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A compelling review. Thank you. I, too, share a curiosity about Russia and how it came to do the things to its people. I will put this book on my list, Danielle, though I may need a long winter to give it a read.


Excellent review, Danielle.
I also struggle and cannot understand "why"? The lenghty chapters on Lenin and Stalin didn't really help me understanding although they brought the people a bit closer.
I'll never understand how you can become a totalitarian leader.
Grossman's humanity is what stood out the most for me.
In any case, I'd love to read Life and fate, if only it wasn't that long.


Thanks for the review and for participating.


Oh wow, this sounds so good. I don't know much about Russian history either and this would be a step toward that. I must figure out a way to read it in the coming months.


Quite a review Danielle, as it must have been quite a story. I think the seeds of many conflicts lie deep. I remember the difficulty I had reading Gulag Archipelago years ago. And I agree, it's important to do so anyway.


This sounds fascinating but not an easy read. I don't know much at all about Russian history either so for that alone I think this would be an important read. Great review, Danielle!


It actually reads faster than you might imagine--it's not too long--just over 200 pages (though Life and Fate is quite a hefty book). What I know about Russian history/politics is still very little, but every new thing I learn throws a little more light on it all.


I'm glad i am not the only one to still find Russian history so complex and complicated. I also wonder how someone can do the things Stalin did and still be able to look at yourself in the mirror, but also that so many people went along with him. I think I have more questions about it all now than I did before, though every new thing I read makes adds to what little knowledge I have. You might like An Armenian Sketchbook--more for the bits about Grossman than the travel aspect. i would love to read Life and Fate but think it will be a while before I pick that one up! Maybe it would make a good summer read....


Thanks for choosing the book--this year has been a good one for book choices. Even though I am often late in finishing and writing about the books, I enjoy the idea of reading along with others--I've discovered/read some really great books I think I might not otherwise have picked up (and can't wait to see next year's list).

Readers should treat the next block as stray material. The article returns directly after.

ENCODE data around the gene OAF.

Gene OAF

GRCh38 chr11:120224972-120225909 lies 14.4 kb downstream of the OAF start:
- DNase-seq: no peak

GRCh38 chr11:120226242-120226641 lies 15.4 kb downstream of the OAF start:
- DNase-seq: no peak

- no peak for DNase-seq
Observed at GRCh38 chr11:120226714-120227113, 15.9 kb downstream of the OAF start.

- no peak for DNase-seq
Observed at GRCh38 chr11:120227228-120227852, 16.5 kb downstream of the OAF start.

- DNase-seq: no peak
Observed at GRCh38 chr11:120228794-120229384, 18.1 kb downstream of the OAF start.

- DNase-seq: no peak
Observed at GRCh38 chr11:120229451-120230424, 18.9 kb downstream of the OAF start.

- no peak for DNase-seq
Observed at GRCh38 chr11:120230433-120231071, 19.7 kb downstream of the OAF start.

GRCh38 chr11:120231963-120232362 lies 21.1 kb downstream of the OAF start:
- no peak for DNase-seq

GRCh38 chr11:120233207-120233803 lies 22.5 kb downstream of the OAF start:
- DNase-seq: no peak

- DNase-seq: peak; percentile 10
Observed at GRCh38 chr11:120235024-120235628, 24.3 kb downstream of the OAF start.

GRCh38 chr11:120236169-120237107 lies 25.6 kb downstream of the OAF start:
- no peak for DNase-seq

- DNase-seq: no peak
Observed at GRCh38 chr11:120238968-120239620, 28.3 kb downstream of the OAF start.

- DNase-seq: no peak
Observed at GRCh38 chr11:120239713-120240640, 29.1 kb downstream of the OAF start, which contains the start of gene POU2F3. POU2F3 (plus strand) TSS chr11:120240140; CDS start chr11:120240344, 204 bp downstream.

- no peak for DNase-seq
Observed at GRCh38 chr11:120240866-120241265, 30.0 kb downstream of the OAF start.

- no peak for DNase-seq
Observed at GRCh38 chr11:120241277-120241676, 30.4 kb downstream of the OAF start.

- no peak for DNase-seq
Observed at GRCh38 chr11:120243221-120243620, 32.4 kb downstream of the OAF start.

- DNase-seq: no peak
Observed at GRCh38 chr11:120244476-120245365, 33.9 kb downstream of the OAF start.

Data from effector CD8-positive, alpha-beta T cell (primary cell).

I think you would like this--very different from An Armenian Sketchbook but you can still feel Grossman's personality coming through. And it isn't too much longer than An Armenian Sketchbook either.


It was an interesting book--the story sort of sidetracked when Grossman started writing about the more straightforward historical aspects of those years in the early 20th century, but I didn't think it really suffered for it--it was still quite powerful story--maybe even more so since it put everything into a context. I would like to read Solzhenitzen sometime--definitely need a breather after this but I think I will have to add him to my list and look out for good used copies of his books. But books like this really need to be taken in small doses I think.


Thanks Iliana--I'm not sure I did the book justice, but it was good to think about it when I was writing about it. I'm glad I read it and now have a little taste for Russian history--will be looking for some other things to read I think (have already pulled out a couple of mysteries set in Russia...).

Liz F

Fascinating post. I know a bit about Russian history but it is rather polarised - I've read about Catherine the Great but after that it is either Nicholas and Alexandra or Stalingrad and nothing much in between or after.
The library have this book, Life and Fate and a book about Grossman's time with the Red Army during WW2 so I have the first and last on request and will see how I go.

I remember reading a fair number of romantic mysteries set in Tsarist Russia when I was a lot younger - all troika journeys through snowy forests with the heroine looking very fetching in a fur hooded cloak and tall, dark heroes called Nicolai or Sergei! Very romantic!
I think the ones I read were by the wonderfully named Constance Heaven but if you want something more modern and rather grittier, then either The Siege by Helen Dunmore or Paulina Simons's trilogy beginning with The Bronze Horseman all set around the siege of Stalingrad (Leningrad/St Petersburg) are really compelling reads.


I've not read a whole lot of fiction set in Russia, though I have read some NF books (surprising for me really as it is usually the opposite). I read a fictionalized account of the murder of the Tsar and his family. I did read the first two books by Paullina Simons--and the first one I have read several times. I am undecided whether to read the last book or not--I love the first one so much and the second one was pretty good. I have The Siege on hand--must pull it out. Have you read The Virgins of Leningrad (can't remember the author now), which is also set during WWII. I saw a nice used copy of Life and Fate at my favorite used bookstore. I didn't buy it and of course am now kicking myself!!

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